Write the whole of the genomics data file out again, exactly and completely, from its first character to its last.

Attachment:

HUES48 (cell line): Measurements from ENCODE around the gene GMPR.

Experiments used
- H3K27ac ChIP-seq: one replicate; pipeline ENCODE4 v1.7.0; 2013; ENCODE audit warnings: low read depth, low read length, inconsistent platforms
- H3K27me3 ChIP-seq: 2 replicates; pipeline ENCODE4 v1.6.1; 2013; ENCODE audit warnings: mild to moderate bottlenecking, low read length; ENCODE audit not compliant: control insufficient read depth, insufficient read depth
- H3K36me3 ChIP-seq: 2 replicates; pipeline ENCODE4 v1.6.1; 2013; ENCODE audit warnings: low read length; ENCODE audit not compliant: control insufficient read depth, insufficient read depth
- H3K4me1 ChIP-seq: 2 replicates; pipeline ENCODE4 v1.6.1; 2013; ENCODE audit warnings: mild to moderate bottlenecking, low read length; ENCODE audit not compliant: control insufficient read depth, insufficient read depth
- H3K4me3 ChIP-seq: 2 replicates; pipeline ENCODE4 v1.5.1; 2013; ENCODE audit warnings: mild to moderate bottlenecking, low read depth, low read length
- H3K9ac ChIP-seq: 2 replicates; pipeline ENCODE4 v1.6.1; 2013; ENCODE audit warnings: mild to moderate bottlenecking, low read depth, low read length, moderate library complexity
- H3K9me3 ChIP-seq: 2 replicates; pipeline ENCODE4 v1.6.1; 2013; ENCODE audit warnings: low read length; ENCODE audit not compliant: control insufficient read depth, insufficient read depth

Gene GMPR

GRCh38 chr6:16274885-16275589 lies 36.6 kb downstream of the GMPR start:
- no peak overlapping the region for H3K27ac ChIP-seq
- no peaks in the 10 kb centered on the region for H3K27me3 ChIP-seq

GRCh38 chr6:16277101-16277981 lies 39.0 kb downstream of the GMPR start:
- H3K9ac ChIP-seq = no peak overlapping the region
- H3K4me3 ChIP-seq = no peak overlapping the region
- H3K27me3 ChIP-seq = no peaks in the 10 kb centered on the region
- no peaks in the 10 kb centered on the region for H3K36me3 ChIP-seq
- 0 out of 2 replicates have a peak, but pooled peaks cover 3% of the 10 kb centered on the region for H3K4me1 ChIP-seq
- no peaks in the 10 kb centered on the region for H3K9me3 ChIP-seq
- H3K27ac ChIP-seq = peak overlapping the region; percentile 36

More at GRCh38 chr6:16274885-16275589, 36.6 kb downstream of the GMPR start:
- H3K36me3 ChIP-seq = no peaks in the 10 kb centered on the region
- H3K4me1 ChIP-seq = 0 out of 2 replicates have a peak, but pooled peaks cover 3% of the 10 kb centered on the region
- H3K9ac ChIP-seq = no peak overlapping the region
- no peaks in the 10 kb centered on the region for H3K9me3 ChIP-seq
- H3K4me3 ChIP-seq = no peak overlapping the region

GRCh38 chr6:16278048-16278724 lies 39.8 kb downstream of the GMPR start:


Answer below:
HUES48 (cell line): Measurements from ENCODE around the gene GMPR.

Experiments used
- H3K27ac ChIP-seq: one replicate; pipeline ENCODE4 v1.7.0; 2013; ENCODE audit warnings: low read depth, low read length, inconsistent platforms
- H3K27me3 ChIP-seq: 2 replicates; pipeline ENCODE4 v1.6.1; 2013; ENCODE audit warnings: mild to moderate bottlenecking, low read length; ENCODE audit not compliant: control insufficient read depth, insufficient read depth
- H3K36me3 ChIP-seq: 2 replicates; pipeline ENCODE4 v1.6.1; 2013; ENCODE audit warnings: low read length; ENCODE audit not compliant: control insufficient read depth, insufficient read depth
- H3K4me1 ChIP-seq: 2 replicates; pipeline ENCODE4 v1.6.1; 2013; ENCODE audit warnings: mild to moderate bottlenecking, low read length; ENCODE audit not compliant: control insufficient read depth, insufficient read depth
- H3K4me3 ChIP-seq: 2 replicates; pipeline ENCODE4 v1.5.1; 2013; ENCODE audit warnings: mild to moderate bottlenecking, low read depth, low read length
- H3K9ac ChIP-seq: 2 replicates; pipeline ENCODE4 v1.6.1; 2013; ENCODE audit warnings: mild to moderate bottlenecking, low read depth, low read length, moderate library complexity
- H3K9me3 ChIP-seq: 2 replicates; pipeline ENCODE4 v1.6.1; 2013; ENCODE audit warnings: low read length; ENCODE audit not compliant: control insufficient read depth, insufficient read depth

Gene GMPR

GRCh38 chr6:16274885-16275589 lies 36.6 kb downstream of the GMPR start:
- no peak overlapping the region for H3K27ac ChIP-seq
- no peaks in the 10 kb centered on the region for H3K27me3 ChIP-seq

GRCh38 chr6:16277101-16277981 lies 39.0 kb downstream of the GMPR start:
- H3K9ac ChIP-seq = no peak overlapping the region
- H3K4me3 ChIP-seq = no peak overlapping the region
- H3K27me3 ChIP-seq = no peaks in the 10 kb centered on the region
- no peaks in the 10 kb centered on the region for H3K36me3 ChIP-seq
- 0 out of 2 replicates have a peak, but pooled peaks cover 3% of the 10 kb centered on the region for H3K4me1 ChIP-seq
- no peaks in the 10 kb centered on the region for H3K9me3 ChIP-seq
- H3K27ac ChIP-seq = peak overlapping the region; percentile 36

More at GRCh38 chr6:16274885-16275589, 36.6 kb downstream of the GMPR start:
- H3K36me3 ChIP-seq = no peaks in the 10 kb centered on the region
- H3K4me1 ChIP-seq = 0 out of 2 replicates have a peak, but pooled peaks cover 3% of the 10 kb centered on the region
- H3K9ac ChIP-seq = no peak overlapping the region
- no peaks in the 10 kb centered on the region for H3K9me3 ChIP-seq
- H3K4me3 ChIP-seq = no peak overlapping the region

GRCh38 chr6:16278048-16278724 lies 39.8 kb downstream of the GMPR start: